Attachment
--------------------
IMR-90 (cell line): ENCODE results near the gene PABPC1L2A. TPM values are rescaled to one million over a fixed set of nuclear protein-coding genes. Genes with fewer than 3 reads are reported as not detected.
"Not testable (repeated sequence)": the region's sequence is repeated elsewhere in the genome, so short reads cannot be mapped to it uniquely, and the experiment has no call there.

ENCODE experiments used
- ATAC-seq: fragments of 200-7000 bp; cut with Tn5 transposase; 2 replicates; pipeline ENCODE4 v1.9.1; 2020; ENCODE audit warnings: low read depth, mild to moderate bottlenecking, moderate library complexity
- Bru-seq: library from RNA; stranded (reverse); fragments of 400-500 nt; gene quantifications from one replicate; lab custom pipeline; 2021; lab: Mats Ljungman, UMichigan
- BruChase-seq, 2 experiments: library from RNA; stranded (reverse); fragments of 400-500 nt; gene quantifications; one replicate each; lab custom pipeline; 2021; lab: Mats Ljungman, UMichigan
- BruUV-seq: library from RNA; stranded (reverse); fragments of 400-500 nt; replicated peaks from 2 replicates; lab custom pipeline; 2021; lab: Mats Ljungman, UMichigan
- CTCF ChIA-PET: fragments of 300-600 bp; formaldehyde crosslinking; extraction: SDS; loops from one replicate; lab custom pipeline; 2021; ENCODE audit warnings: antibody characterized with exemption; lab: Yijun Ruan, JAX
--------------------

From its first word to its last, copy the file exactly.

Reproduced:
IMR-90 (cell line): ENCODE results near the gene PABPC1L2A. TPM values are rescaled to one million over a fixed set of nuclear protein-coding genes. Genes with fewer than 3 reads are reported as not detected.
"Not testable (repeated sequence)": the region's sequence is repeated elsewhere in the genome, so short reads cannot be mapped to it uniquely, and the experiment has no call there.

ENCODE experiments used
- ATAC-seq: fragments of 200-7000 bp; cut with Tn5 transposase; 2 replicates; pipeline ENCODE4 v1.9.1; 2020; ENCODE audit warnings: low read depth, mild to moderate bottlenecking, moderate library complexity
- Bru-seq: library from RNA; stranded (reverse); fragments of 400-500 nt; gene quantifications from one replicate; lab custom pipeline; 2021; lab: Mats Ljungman, UMichigan
- BruChase-seq, 2 experiments: library from RNA; stranded (reverse); fragments of 400-500 nt; gene quantifications; one replicate each; lab custom pipeline; 2021; lab: Mats Ljungman, UMichigan
- BruUV-seq: library from RNA; stranded (reverse); fragments of 400-500 nt; replicated peaks from 2 replicates; lab custom pipeline; 2021; lab: Mats Ljungman, UMichigan
- CTCF ChIA-PET: fragments of 300-600 bp; formaldehyde crosslinking; extraction: SDS; loops from one replicate; lab custom pipeline; 2021; ENCODE audit warnings: antibody characterized with exemption; lab: Yijun Ruan, JAX